(This is the first of a series of essays meant for eventual publication in a book about Vaiṣṇava culture and etiquette.)

Astrology (jyotiṣa) is described as “the eye of the Vedas.” It (the Vedic version, not the Western type) is a bona fide science considered essential in Vedic society, so much so that even the Supreme Lord, although beyond all astrological considerations, nonetheless adheres to them while performing His human-like pastimes. For example:

The supremely auspicious Lord then married Kālindī on a day when the season, the lunar asterism, and the configurations of the sun and other heavenly bodies were all propitious.[i]


In traditional Vedic society, working knowledge of astrology was essential for brāhmaṇas, who employed it in their day-to-day dispensing of advice to others on all kinds of matters. And no one would make an important decision without consulting an expert astrologer.

Although Śrīla Prabhupāda repeatedly in his books and elsewhere recommended astrology, sometimes devotees quote him as being disparaging of it. For instance:

Regarding astrology, you should not listen to any of these so-called astrologers—strictly avoid. Don’t even see them. What is the use of seeing them? Astrology is meant for the materialist, but a spiritualist does not care for the future. Everything is dependent upon Krishna. So where is the necessity of astrology? The devotees’ principle is, let there happen anything as Kṛṣṇa desires. Let me remain a sincere devotee, that’s all. A pure devotee is never interested in this astrology.[ii]

The history behind this instruction is that certain devotees were going to karmī astrologers who were telling them when they should go out for preaching and when they should not. Resultingly, the devotees were becoming confused and on the mental platform rather than that of dedicated service to Kṛṣṇa, trusting His will. In this situation a devotee wrote to Śrīla Prabhupāda, inquiring if devotees should seek such astrological advice, and the above was the reply.

However, if a devotee for the sake of serving Kṛṣṇa and His devotees has acquired a workable knowledge of astrology it should be understood that this is the gift of Kṛṣṇa directly. He is no longer a so-called astrologer and his knowledge of astrology is dovetailed in the service of Kṛṣṇa. A devotee who approaches him will not get the same kind of advice as is given by so-called astrologers.

Once Viśāla dāsa consulted an astrologer in Vṛndāvana regarding the Rāhu period he was in. The astrologer gave Viśāla dāsa a yantra to wear around his neck to counteract the bad influence of the stars. The astrologer told him to dip it in the Yamunā and have an ārati at midday. When Brahmānanda Svāmī, Śrīla Prabhupāda’s secretary, saw it, he told Viśāla dāsa that Śrīla Prabhupāda always said that we don’t have to add anything to the Kṛṣṇa conscious process. Viśāla dāsa asked to see Śrīla Prabhupāda about this, and when he did, he explained to Śrīla Prabhupāda that he thought the astrological help would be an aid for his Kṛṣṇa consciousness. Śrīla Prabhupāda asked who the astrologer was and how much he charged, then quoted the whole verse, sarva-dharmān parityajya… and said, “If you just surrender to Kṛṣṇa, Kṛṣṇa with a slight kick can annihilate one hundred thousand Rāhu planets.”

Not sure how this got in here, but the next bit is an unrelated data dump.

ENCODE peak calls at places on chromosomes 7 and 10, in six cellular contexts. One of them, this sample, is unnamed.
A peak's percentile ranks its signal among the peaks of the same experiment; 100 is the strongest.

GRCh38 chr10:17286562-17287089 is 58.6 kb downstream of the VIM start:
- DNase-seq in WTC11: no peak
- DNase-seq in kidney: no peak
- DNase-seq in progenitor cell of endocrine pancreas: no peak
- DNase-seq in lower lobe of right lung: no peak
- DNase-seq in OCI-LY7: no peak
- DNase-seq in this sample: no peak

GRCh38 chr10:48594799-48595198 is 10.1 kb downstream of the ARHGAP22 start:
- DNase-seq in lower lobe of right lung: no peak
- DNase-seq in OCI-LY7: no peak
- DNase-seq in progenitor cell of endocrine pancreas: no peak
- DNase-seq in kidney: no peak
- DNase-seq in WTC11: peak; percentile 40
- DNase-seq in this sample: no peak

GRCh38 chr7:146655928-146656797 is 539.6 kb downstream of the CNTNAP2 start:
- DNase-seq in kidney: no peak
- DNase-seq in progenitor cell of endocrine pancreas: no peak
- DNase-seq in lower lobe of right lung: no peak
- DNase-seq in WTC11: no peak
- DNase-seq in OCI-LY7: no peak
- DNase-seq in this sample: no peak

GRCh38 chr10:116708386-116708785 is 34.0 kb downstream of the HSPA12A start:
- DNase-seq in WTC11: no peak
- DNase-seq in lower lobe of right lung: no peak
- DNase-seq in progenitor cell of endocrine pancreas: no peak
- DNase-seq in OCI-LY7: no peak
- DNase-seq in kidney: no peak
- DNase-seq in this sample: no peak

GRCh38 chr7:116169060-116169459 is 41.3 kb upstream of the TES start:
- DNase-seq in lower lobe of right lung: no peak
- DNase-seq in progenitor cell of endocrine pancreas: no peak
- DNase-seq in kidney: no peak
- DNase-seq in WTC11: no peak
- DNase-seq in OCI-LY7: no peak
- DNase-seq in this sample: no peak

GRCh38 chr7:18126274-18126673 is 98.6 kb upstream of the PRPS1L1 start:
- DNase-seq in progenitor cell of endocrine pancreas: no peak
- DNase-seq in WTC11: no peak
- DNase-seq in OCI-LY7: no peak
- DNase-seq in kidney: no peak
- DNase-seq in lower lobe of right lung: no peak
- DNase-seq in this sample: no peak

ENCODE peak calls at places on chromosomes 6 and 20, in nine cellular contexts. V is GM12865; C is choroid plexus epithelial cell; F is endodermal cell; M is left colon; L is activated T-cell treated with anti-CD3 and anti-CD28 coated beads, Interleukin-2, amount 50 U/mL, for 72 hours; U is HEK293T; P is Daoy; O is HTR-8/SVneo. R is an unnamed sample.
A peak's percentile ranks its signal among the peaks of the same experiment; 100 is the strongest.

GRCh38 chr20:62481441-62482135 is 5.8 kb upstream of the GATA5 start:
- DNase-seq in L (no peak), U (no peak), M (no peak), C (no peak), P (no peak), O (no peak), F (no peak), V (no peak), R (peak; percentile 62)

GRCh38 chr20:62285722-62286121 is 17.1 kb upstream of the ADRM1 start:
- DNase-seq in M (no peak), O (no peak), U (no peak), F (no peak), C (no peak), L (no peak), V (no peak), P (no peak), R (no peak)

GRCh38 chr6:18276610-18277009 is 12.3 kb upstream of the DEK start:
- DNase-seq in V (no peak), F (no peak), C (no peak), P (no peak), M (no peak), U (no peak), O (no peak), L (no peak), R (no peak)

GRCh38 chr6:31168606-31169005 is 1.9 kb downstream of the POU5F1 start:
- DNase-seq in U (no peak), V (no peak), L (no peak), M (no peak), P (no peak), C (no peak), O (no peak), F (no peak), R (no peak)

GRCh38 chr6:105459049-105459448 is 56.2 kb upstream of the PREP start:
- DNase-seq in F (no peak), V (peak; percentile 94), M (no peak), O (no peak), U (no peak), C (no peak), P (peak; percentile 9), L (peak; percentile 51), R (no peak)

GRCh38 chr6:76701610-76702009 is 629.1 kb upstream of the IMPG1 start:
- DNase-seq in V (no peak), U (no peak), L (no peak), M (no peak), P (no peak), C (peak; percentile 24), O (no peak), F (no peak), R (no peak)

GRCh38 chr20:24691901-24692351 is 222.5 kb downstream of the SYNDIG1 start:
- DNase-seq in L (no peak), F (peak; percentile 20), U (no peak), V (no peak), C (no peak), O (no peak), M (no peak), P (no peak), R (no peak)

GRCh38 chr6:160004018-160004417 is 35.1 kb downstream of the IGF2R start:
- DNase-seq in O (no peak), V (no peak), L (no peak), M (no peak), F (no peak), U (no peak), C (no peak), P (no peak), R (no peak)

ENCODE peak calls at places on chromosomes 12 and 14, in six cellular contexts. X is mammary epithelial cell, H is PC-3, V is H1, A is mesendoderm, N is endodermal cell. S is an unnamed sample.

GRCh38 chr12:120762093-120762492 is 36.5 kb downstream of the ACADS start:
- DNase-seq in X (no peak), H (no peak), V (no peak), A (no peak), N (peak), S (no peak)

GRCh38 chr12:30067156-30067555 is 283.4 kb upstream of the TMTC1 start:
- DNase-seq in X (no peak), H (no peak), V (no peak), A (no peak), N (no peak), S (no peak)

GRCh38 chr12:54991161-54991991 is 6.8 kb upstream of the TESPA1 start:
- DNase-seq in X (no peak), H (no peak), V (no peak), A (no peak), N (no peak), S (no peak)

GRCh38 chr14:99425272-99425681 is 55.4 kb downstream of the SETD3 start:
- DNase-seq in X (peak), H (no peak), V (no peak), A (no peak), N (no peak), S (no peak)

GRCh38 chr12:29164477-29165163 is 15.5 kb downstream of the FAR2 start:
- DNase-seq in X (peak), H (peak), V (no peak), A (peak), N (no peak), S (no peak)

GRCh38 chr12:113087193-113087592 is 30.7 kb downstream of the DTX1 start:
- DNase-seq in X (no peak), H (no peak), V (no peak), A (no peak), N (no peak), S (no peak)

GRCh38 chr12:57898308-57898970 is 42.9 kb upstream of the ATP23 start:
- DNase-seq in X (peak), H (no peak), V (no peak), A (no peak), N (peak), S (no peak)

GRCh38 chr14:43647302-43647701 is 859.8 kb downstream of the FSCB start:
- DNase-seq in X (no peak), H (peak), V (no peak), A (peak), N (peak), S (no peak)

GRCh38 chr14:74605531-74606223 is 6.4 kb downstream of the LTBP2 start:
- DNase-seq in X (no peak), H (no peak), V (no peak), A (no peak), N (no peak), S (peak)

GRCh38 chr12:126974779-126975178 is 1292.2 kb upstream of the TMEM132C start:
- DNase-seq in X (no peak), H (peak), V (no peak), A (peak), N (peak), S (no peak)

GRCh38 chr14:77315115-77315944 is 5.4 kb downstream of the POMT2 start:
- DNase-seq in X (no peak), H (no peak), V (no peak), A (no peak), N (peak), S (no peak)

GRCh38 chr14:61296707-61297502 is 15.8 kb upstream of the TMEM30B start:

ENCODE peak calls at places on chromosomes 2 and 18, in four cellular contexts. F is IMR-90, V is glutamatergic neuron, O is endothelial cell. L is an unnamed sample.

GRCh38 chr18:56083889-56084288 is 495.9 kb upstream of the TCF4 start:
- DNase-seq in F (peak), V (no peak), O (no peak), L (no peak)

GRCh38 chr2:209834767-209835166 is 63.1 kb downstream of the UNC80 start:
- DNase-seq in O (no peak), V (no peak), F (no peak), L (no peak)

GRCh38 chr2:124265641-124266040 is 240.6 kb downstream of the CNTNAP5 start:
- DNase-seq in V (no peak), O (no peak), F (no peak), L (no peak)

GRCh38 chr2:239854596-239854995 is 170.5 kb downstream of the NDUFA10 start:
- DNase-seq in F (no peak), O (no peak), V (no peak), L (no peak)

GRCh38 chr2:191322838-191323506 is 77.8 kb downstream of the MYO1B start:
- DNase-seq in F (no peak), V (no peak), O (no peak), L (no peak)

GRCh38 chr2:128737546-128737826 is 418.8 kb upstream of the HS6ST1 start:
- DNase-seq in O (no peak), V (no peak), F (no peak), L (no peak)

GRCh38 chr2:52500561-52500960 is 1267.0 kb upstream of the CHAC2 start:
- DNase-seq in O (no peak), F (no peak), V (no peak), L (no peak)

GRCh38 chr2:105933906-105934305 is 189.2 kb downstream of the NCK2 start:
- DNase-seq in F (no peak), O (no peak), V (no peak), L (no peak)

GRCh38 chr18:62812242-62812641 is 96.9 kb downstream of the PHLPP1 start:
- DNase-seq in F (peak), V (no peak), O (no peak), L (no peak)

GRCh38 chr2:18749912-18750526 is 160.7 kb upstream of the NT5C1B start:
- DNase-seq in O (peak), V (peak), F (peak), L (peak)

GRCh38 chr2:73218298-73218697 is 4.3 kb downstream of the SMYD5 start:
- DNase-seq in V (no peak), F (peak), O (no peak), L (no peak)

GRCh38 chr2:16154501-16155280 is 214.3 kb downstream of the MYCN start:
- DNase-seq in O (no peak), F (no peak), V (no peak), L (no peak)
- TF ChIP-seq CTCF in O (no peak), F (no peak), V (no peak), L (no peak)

In this instance, the astrologer gave a non-Vaiṣṇava remedy, but there are also Vaiṣṇava remedies. Devotees should reject non-Vaiṣṇava remedies as in most cases they involve demigod worship or similar formulas meant for karmīs.

Another negative statement by Śrīla Prabhupāda regarding astrology is:

You should not bother with all this nonsense. Astrology will not save you at the time of death. My Guru Maharaja was a great astrologer and astronomer, but he gave it all up. It is meant for the karmīs. We have no interest in such things.[iii]

This comment by Śrīla Prabhupāda can be understood to pertain to the pure devotional platform of indifference to worldly affairs. As Śrīla Bhaktisiddhānta Sarasvatī Ṭhākura noted, there is no inauspiciousness for persons fully surrendered to Kṛṣṇa, and such pure devotees do not give much importance to worldly auspiciousness or inauspiciousness.[iv] However, most devotees are not sannyasis or advanced transcendentalists. They have worldly duties to perform, such as caring for their families or working to earn money. Like other people, many devotees have difficulties in balancing different aspects of their lives. Astrology can help them understand their physical and psychological strengths and weaknesses, and thus help them find their direction in life, handle problems, and lead healthier and more productive lives. Thus it may be beneficial for householder devotees to consult a qualified astrologer. As Śrīla Prabhupāda said in regard to astrology, “We are not very much concerned with these things, but when it is going to rain you should take an umbrella.”[v]

Thus it is not, as some devotees presume, that astrology conflicts with transcendental devotional service. Astrology is relevant to devotees because it reinforces Vaiṣṇava philosophy and demonstrates how to utilize the knowledge of the Vedas through practical application in advising and directing devotees. Some major areas of application are in arranging marriages, advising in domestic matters, determining a child’s varṇa, and in considering eligibility for acceptance of sannyāsa.